Life-Work Balance Is Becoming the New Normal Remote work is changing the way we view employment, and that's a good thing for everyone.

By Matt Redler

entrepreneur daily

Opinions expressed by Entrepreneur contributors are their own.

It's no secret that the pandemic has changed how we work. Millions of companies went remote for months, and many plan to stay remote for the foreseeable future. But there's a more profound shift many companies fail to notice, and it will have long-term implications.

In August of 2021, 4.3 million Americans quit their jobs, according to a Bureau of Labor and Statistics report. There are several reasons for this shift — many parents have previously struggled to find reliable childcare, workers realized they value the flexibility of remote work and preferred quitting over returning to the office, while others were re-trained and left their jobs in retail, restaurants, and other hospitality sectors for more secure, higher-paying or more comfortable office jobs.

However, I believe the real reason employees are quitting in droves is much simpler.

Related: Remote Work is Here to Stay

The pandemic changed what work means to us

Employees are no longer willing to work two or three jobs or put in 60+ hours for a company they know doesn't care about them. Why? Because they've realized that they don't have to, and they'd rather get by on less than work themselves to the bone.

What we want from a job, where we work, and how we interact with coworkers is undergoing a massive transformation, with employees reveling in shifting to a worker's market and quitting low-paying, toxic jobs in droves. The lie-flat movement encourages younger workers in China to do just enough to get by but not work themselves to death, and the r/anitwork movement is similarly empowering American employees.

The (aptly named) great resignation has important implications for businesses of all sizes and industries. When employers are unwilling to offer workers the flexibility of remote work or the pay they deserve, those workers can, and will, go elsewhere.

Related: Should You Quit Your Job During the "Great Resignation"?

Remote work isn't the enemy

Some leaders are pushing back, insisting that remote work is killing company culture. In my experience, that isn't true. Remote does require being more intentional, but the benefits far outweigh the challenges.

At Panther, for example, we have a kind of a virtual office, where we can see everybody popping into certain rooms, who's in focus work and who is open to chat. We also have a clubhouse channel where one person gets to DJ and play whatever type of music they're interested in, and everyone else can let their Spotify sync up.

Every week we host what we call Panther Playground, where we all hang out in a virtual room, sometimes playing games and sometimes talking about where we come from, getting to know one another on a deeper level.

It is also important to acknowledge that fully remote companies don't have to be separated one hundred percent of the time. There is a good use case for remote teams occasionally getting together for networking and having the often-needed hard conversations.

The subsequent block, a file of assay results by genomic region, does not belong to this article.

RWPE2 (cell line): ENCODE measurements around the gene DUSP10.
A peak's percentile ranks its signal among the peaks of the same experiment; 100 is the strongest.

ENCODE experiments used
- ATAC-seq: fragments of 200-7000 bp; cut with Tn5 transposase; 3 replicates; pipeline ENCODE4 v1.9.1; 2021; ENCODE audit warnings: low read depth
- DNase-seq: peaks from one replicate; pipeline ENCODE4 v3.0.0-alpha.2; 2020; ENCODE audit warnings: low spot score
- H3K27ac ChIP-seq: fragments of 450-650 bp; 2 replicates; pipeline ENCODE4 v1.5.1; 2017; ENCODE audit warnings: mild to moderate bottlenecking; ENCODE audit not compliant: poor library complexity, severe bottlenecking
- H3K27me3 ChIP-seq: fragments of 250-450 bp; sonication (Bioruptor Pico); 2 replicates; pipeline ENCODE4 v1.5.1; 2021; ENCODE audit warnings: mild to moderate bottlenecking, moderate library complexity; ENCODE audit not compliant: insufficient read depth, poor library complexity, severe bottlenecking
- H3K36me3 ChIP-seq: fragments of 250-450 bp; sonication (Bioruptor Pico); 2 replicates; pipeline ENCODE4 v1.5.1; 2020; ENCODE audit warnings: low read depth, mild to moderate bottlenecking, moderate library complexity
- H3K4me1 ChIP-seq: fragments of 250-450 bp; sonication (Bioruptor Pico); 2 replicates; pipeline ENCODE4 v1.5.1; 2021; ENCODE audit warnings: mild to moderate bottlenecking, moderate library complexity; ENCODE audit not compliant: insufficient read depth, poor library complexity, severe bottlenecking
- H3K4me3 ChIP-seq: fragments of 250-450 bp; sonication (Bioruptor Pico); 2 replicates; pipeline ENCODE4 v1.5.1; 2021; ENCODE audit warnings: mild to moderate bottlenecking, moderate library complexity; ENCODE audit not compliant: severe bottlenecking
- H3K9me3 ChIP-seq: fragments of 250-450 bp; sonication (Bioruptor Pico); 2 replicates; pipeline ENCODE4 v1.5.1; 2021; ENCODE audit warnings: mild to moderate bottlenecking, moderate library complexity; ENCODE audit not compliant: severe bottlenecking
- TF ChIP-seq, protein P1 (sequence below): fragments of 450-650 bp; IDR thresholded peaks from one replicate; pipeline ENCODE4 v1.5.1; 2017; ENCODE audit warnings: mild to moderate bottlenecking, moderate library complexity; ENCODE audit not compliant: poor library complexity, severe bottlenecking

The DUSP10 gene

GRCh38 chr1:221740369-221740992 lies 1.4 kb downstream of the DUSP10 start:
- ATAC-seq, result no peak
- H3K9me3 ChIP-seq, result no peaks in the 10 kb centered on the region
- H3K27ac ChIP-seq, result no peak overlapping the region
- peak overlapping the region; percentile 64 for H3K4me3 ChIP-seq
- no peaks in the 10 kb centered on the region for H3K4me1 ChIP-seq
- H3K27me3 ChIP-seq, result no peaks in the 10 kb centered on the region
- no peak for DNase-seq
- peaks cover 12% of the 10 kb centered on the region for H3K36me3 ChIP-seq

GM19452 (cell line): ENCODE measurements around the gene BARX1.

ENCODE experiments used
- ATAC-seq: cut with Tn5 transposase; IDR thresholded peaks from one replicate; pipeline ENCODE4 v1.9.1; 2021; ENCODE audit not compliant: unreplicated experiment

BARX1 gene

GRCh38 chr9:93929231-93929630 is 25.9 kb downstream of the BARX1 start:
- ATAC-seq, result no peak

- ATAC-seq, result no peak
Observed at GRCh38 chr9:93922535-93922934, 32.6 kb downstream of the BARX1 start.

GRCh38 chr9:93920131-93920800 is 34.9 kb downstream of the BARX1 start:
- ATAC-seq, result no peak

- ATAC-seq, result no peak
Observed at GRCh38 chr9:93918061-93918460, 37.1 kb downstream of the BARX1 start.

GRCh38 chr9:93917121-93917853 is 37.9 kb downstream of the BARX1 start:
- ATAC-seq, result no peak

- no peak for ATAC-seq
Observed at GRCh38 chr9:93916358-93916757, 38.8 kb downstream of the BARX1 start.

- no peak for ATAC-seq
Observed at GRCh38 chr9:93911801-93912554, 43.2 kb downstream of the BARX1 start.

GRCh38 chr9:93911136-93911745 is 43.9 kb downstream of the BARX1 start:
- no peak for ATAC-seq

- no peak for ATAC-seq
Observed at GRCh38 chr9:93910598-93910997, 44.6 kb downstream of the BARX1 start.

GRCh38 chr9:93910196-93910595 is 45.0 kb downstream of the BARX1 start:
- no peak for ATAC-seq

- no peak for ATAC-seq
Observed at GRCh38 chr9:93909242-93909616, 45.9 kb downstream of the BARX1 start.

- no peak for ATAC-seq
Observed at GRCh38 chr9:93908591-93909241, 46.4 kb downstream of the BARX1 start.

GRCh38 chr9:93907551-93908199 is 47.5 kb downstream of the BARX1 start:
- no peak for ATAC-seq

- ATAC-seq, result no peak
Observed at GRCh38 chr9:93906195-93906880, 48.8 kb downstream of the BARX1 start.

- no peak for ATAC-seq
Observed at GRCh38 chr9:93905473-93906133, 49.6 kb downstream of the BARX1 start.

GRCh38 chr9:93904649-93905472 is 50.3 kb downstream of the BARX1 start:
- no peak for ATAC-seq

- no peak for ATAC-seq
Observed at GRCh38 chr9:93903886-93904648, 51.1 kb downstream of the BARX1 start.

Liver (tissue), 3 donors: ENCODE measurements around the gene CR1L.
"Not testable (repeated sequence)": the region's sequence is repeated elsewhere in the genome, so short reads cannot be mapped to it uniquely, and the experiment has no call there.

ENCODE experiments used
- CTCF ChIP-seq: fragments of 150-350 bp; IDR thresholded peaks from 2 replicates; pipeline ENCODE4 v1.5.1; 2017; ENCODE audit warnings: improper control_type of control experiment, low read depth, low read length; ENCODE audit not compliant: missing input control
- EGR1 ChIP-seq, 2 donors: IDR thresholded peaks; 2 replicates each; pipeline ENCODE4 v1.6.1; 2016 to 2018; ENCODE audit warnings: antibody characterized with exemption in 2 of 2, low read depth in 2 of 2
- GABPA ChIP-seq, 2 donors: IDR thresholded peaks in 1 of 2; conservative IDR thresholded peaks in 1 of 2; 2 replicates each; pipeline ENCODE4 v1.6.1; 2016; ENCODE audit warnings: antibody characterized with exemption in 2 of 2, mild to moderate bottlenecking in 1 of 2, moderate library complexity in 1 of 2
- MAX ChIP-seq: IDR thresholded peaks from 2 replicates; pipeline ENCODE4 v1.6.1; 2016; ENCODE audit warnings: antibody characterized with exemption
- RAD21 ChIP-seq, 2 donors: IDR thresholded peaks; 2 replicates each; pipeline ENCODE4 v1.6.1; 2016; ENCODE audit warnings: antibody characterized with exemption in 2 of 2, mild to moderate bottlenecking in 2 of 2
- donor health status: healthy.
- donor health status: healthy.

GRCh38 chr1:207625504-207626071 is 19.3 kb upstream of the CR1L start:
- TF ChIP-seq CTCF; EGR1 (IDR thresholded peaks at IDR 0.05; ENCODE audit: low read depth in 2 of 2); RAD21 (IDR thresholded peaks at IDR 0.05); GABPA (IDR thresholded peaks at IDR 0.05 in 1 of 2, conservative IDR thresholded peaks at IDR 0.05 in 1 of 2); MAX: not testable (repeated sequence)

Related: How to Create an Asynchronous Work Culture

Coworkers aren't family, and they shouldn't be

In response to this idea that remote work causes isolation, I think it's time to push back on the narrative that our coworkers are family. At the end of the day, a job is a job. Work can't, and shouldn't, meet all of our social and emotional needs.

This generation of companies needs to realize that allowing their teammates to have more flexibility and a life-work balance, as we call it internally (instead of the other way around), is the new priority. With more time for family, friends, and outside hobbies, workers are happier in their lives, and thus happier and more productive while performing their work duties.

Remote work is changing where and how we work, but it's also changing our relationship with work, and that is a good thing.

Related: 3 Ways to Avoid the Loneliness of Working Remotely

Matt Redler

Co-Founder & CEO at Panther

Matt Redler is the co-founder and CEO of Panther, software built for borderless payroll, compliance and benefits for remote teams.

Want to be an Entrepreneur Leadership Network contributor? Apply now to join.

Editor's Pick

Related Topics

Starting a Business

This Retiree's Leisurely Side Hustle Makes $66,000 a Year and, 'You Don't Even Need to Go to High School to Do It'

Barbara Hill wanted a flexible, part-time job that would transition well into retirement. Now she mentors younger people who are making over $200,000 a year. Here's her insider's guide to getting started.


The Miley Cyrus Approach To Marketing — Why It's a Radically Different Method For Achieving Brand Impact

In case you missed it, Miley Cyrus recently won her first Grammy. In her acceptance speech, she told a story that is a great learning lesson for business owners and marketers alike, especially those who find themselves burned out and exhausted in this current environment.

Business News

Elon Musk Sues ChatGPT-Maker OpenAI, Accuses the Company of Working to 'Maximize Profits For Microsoft, Rather Than For the Benefit of Humanity'

Musk claims that OpenAI's partnership with Microsoft threatens its original mission as outlined in a founder's agreement.

Business Ideas

55 Small Business Ideas to Start in 2024

We put together a list of the best, most profitable small business ideas for entrepreneurs to pursue in 2024.

Business News

Who Owns The Rights to Your AI-Generated Content? Not, It's Not You. Uncover The Scary Truth That Puts AI Users At Risk.

The realization that copyright laws do not protect AI-generated material might come as a shock to many.